New research points to more benefits of influenza vaccination in older adults. The study found that adults over 65 who had received at least one flu shot were significantly less likely to develop Alzheimer’s disease four years later. More research will be needed to confirm the cause-and-effect association and to understand the source of this protective effect.
Alzheimer’s disease is the most common form of dementia, and it’s thought to be Currently affect more than 5 million Americans. There are lifestyle habits that may reduce a person’s risk of developing Alzheimer’s disease, such as regular exercise, and there are medications that can help manage its symptoms. But there are no treatments known to significantly prevent or reverse disease progression. However, some research has indicated a Link between some infections and Alzheimer’s disease, which has led to hope that preventing or treating these infections may reduce their incidence or delay its appearance.
In 2020, researchers at the University of Texas Health Science Center at Houston Analysis of medical records and found a link Between influenza vaccination and a reduced risk of Alzheimer’s disease. This time, they turned to a larger database of medical claims and were able to compare the outcomes of nearly one million pairs of adults over 65 across the United States who had or were not vaccinated against the flu. Pairs were matched for factors such as age and They were tracked for an average of 46 months.
During the study period, 8.5% of unvaccinated adults were diagnosed with Alzheimer’s disease or received medications often used to manage it, compared to 5.1% of vaccinated individuals — an approximately 40% lower relative risk. It also appeared to have a cumulative effect, such that people who had consistently vaccinated annually during the study period were less likely to develop Alzheimer’s disease. The results were published Online this month in the Journal of Alzheimer’s Disease.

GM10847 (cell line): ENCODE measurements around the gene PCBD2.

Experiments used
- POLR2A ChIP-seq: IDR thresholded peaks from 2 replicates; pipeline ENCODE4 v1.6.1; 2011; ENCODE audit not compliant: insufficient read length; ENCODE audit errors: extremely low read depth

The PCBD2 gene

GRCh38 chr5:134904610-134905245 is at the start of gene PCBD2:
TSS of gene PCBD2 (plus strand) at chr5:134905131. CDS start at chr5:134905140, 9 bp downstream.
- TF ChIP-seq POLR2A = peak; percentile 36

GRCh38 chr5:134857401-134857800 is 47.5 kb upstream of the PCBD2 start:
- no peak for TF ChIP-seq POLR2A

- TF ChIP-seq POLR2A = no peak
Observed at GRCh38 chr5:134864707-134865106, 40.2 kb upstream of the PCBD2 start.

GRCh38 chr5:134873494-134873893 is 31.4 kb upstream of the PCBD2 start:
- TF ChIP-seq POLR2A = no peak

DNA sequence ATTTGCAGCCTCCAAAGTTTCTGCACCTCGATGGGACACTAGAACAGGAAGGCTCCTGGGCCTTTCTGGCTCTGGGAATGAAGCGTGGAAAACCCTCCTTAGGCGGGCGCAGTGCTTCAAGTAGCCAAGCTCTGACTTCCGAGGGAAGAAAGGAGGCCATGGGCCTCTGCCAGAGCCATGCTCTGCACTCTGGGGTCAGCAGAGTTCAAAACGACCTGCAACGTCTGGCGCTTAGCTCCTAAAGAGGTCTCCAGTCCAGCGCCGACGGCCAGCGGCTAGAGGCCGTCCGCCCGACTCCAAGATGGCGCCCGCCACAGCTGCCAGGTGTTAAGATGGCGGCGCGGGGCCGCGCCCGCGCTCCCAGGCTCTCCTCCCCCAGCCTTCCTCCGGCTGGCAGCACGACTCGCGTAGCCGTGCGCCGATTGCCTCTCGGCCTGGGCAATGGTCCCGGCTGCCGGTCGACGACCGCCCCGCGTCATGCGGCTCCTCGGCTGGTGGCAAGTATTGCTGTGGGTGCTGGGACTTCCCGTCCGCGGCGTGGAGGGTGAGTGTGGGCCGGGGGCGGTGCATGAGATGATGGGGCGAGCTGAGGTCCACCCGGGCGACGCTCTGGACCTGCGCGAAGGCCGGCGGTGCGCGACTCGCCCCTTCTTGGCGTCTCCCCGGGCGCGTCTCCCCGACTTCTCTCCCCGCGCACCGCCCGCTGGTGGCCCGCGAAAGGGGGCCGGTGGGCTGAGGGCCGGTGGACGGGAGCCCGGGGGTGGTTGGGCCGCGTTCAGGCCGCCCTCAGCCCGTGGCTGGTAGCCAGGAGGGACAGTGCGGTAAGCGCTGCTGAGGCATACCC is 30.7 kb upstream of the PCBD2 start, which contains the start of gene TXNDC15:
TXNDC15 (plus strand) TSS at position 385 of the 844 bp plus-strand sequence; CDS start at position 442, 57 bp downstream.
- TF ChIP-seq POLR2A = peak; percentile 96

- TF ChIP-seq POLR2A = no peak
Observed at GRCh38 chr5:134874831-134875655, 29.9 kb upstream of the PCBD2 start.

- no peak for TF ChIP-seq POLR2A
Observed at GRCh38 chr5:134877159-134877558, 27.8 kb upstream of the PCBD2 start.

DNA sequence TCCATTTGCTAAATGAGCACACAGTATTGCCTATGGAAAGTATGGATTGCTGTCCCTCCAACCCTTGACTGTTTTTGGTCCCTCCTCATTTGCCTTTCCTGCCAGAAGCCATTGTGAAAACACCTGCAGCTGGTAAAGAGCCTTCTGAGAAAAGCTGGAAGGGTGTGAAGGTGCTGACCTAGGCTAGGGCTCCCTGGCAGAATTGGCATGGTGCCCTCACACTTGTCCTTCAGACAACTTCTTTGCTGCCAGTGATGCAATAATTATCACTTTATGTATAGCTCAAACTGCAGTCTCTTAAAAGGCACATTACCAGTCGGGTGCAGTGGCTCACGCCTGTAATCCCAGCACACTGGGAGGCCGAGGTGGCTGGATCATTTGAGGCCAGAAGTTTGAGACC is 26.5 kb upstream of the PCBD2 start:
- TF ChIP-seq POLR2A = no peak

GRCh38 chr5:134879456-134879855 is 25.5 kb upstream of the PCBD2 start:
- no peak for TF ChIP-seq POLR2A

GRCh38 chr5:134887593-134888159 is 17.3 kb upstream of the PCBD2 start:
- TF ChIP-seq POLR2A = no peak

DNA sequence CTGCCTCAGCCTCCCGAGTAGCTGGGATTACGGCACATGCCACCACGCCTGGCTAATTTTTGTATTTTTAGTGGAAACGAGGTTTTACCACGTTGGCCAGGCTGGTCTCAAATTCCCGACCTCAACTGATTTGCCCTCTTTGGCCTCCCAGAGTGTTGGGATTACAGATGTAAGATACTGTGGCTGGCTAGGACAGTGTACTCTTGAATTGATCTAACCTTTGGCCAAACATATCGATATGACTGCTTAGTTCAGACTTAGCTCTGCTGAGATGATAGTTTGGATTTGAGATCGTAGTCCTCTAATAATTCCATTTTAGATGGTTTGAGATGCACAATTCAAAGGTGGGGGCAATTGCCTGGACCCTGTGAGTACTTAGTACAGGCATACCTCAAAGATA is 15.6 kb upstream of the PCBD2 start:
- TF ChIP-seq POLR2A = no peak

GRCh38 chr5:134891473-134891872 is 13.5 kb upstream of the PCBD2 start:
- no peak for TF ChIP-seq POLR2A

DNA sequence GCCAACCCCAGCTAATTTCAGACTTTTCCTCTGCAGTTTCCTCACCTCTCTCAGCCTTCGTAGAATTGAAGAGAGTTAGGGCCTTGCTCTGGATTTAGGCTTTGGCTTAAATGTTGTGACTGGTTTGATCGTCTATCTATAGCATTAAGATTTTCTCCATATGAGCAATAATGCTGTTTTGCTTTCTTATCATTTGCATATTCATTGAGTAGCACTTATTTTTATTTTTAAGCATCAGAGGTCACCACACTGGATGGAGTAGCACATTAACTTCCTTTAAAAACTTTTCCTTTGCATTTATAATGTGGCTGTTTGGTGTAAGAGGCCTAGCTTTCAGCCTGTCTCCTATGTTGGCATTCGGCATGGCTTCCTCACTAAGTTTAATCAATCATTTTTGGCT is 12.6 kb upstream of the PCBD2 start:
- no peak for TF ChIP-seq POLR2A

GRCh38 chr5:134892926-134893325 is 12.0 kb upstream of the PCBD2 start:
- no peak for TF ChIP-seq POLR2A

Studies in recent years have indicated that some germs can hide in the brain after infection early in life and direct trigger The development of Alzheimer’s disease, especially herpes viruses. But the authors speculate that the relationship seen in this study is not necessarily unique to influenza. Instead, it has more to do with the relationship between our immune system and the aging brain.
Study author Paul Schulze, MD, director of the Center for Neurocognitive Disorders at McGovern College of Medicine in Utah, in a statement. Instead, we believe that the immune system is complex, and that some alterations, such as pneumonia, may activate it in a way that makes Alzheimer’s disease worse. But other things that activate the immune system may do so in a different way — one that protects against Alzheimer’s disease. “
These types of observational studies can only prove a relationship between two things, and not clearly prove a cause-and-effect relationship between vaccination and Alzheimer’s risk. But other research teams found Similar connection. Of course, vaccines for influenza and other diseases remain effective in preventing severe illness from the germs they target—benefits that tend to be more pronounced for older adults.
It will take time to figure out why vaccines help keep our brain in good shape, but they do a lot of good for us already. For their part, the researchers may then plan to study whether covid-19 vaccines could offer a similar temporary effect against dementia.
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